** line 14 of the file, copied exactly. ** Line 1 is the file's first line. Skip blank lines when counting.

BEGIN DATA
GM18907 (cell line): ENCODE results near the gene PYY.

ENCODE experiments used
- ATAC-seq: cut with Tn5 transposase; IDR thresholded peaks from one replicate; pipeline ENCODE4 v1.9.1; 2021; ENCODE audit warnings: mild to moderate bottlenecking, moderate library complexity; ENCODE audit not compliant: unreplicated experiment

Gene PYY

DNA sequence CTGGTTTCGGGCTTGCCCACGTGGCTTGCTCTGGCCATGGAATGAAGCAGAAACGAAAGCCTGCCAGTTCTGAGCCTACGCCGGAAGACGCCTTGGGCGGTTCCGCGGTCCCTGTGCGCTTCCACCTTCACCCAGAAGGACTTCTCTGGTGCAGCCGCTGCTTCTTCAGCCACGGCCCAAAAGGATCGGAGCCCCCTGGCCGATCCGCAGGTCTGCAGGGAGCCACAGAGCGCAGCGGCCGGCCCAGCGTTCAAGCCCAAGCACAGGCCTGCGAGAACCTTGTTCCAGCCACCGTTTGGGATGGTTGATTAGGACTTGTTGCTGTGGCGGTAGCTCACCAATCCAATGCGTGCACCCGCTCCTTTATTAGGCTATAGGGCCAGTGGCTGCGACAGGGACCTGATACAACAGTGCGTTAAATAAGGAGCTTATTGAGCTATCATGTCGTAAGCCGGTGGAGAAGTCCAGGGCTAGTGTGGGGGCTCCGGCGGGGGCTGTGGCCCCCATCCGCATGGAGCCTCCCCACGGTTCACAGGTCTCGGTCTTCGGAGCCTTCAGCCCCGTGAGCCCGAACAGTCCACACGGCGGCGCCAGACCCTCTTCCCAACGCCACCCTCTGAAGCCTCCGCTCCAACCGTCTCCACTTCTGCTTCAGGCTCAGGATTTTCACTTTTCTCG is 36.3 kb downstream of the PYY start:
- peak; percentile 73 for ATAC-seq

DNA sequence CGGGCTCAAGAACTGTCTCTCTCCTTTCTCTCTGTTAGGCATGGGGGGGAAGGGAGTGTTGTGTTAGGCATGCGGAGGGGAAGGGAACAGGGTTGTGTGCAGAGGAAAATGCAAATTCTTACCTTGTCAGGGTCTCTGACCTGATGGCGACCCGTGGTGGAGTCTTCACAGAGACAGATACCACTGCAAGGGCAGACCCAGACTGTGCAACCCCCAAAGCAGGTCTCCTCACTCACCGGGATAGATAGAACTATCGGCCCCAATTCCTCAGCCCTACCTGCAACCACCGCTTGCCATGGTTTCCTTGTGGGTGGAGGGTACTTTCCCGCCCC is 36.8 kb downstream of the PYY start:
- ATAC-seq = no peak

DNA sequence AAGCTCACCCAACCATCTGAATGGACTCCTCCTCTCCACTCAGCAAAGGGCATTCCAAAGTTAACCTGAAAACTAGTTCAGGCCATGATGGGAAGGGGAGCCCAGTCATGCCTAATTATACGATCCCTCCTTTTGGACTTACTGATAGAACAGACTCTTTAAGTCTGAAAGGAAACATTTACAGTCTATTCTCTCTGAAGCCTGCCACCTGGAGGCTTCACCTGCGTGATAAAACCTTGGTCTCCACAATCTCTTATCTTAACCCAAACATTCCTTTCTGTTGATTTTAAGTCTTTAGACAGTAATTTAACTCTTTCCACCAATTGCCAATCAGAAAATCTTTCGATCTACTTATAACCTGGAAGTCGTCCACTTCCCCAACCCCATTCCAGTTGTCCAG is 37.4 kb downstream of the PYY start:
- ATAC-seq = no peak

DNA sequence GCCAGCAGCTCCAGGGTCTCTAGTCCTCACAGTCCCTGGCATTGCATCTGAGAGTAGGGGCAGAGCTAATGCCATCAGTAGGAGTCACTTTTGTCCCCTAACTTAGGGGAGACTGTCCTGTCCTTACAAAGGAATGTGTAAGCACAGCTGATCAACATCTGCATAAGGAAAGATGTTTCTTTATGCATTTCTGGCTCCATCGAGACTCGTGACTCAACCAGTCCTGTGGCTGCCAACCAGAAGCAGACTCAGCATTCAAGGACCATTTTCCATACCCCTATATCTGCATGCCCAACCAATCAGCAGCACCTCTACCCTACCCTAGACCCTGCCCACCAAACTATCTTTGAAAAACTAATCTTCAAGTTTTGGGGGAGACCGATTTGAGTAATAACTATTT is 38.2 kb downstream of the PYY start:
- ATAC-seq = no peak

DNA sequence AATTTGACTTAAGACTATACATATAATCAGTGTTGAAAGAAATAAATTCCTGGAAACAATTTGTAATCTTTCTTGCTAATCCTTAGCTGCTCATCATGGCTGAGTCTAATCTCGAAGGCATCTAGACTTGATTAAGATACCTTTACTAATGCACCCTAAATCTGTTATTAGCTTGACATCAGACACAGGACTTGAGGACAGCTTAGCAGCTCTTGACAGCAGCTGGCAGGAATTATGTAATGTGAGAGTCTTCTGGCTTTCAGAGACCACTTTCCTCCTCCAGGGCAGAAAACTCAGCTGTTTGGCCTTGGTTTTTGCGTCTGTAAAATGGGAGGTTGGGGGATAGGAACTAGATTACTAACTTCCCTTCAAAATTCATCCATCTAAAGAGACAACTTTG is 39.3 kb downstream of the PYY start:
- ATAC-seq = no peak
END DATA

- ATAC-seq = no peak